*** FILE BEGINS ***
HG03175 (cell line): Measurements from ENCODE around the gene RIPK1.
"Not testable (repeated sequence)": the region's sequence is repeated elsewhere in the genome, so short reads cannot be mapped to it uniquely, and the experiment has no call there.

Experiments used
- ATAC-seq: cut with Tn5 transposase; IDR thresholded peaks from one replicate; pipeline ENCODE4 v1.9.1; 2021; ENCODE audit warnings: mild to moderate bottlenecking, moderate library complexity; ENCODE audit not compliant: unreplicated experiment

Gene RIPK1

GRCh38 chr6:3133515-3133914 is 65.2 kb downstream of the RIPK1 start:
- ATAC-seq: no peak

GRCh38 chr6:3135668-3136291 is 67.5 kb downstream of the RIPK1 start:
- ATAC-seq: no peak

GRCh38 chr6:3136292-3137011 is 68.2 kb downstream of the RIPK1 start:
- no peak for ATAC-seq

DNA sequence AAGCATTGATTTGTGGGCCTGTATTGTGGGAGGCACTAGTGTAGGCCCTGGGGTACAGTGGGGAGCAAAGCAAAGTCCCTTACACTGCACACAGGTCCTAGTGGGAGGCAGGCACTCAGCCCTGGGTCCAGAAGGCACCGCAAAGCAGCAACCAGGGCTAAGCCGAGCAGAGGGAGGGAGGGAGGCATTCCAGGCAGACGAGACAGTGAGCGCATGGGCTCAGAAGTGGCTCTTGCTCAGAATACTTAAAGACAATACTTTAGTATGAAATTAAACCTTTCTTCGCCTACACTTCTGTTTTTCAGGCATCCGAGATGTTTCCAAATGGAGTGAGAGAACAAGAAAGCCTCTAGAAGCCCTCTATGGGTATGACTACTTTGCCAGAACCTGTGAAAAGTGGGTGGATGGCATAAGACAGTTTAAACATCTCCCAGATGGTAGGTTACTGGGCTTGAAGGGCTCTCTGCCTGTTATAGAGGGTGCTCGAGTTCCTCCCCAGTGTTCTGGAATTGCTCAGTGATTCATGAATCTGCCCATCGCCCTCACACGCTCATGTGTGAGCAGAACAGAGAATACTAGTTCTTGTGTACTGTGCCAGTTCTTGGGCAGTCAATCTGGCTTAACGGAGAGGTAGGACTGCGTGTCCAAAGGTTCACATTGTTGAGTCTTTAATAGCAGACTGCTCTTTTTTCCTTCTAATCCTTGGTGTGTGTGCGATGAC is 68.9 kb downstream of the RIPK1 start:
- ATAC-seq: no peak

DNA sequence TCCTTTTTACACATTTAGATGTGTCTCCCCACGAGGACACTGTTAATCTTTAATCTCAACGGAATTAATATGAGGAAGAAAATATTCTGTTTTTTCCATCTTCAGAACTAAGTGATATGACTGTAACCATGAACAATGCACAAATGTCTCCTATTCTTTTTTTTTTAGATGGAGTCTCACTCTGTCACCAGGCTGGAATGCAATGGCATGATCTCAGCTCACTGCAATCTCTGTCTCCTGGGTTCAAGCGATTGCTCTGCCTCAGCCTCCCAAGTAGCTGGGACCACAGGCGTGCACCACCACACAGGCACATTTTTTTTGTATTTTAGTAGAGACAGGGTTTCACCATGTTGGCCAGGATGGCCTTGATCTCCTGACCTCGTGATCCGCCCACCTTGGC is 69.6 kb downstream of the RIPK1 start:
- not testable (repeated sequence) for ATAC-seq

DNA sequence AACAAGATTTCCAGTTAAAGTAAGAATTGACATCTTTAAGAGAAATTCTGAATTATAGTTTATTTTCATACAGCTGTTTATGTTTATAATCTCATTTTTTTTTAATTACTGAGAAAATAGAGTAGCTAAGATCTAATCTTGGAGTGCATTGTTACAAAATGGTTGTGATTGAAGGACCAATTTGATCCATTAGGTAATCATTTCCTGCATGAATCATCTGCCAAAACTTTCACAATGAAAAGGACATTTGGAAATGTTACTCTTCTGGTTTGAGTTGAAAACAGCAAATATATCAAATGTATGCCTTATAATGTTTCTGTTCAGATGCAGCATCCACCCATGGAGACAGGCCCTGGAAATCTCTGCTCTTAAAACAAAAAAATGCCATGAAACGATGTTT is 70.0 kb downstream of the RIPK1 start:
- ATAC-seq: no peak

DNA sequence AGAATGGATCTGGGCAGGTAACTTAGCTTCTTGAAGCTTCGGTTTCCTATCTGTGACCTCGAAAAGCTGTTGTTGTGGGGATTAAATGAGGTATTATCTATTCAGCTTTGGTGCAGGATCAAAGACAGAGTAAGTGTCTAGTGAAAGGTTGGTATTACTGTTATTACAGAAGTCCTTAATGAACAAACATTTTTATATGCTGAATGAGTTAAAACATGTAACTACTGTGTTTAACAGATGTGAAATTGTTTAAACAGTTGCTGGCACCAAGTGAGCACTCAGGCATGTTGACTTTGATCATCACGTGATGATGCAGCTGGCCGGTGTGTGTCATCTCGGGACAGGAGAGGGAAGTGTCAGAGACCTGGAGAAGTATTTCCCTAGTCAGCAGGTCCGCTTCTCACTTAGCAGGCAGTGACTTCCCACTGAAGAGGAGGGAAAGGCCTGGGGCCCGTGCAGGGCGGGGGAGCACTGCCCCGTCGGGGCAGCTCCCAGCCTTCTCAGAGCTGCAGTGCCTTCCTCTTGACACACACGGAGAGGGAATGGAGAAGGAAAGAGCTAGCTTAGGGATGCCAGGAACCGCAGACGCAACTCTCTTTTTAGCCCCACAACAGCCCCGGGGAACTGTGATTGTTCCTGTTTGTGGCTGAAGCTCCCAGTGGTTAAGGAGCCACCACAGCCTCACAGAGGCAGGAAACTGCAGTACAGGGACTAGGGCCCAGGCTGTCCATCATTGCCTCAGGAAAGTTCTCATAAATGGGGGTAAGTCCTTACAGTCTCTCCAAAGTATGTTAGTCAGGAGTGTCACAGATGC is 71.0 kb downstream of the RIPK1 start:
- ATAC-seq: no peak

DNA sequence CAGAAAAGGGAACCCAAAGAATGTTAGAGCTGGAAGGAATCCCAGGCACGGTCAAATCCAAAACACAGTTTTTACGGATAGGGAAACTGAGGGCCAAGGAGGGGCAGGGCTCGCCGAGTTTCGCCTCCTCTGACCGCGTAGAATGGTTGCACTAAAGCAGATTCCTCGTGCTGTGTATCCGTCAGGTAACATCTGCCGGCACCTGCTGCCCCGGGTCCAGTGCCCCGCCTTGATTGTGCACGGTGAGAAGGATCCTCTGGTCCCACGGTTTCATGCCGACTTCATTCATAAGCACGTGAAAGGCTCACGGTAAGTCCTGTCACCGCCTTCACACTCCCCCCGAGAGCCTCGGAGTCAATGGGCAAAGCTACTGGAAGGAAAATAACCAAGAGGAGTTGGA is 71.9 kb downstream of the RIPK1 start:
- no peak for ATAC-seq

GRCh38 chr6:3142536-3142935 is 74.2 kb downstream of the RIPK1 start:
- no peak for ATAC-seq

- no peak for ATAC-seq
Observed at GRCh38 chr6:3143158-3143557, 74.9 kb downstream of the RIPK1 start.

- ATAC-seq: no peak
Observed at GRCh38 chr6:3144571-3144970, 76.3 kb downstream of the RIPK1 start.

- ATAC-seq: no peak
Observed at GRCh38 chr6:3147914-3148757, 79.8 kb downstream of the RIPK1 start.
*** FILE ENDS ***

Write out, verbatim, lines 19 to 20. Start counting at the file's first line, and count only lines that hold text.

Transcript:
- ATAC-seq: no peak

DNA sequence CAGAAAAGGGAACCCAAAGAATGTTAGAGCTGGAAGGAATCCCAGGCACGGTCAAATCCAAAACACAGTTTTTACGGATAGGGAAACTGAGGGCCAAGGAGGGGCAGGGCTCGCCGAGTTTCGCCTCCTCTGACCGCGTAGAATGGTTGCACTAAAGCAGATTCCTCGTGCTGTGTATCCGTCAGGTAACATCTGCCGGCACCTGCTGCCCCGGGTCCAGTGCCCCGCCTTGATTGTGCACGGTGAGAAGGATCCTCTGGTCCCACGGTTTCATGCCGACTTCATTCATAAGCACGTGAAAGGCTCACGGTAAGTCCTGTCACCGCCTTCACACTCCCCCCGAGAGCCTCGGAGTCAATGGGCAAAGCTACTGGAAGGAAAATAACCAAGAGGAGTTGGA is 71.9 kb downstream of the RIPK1 start: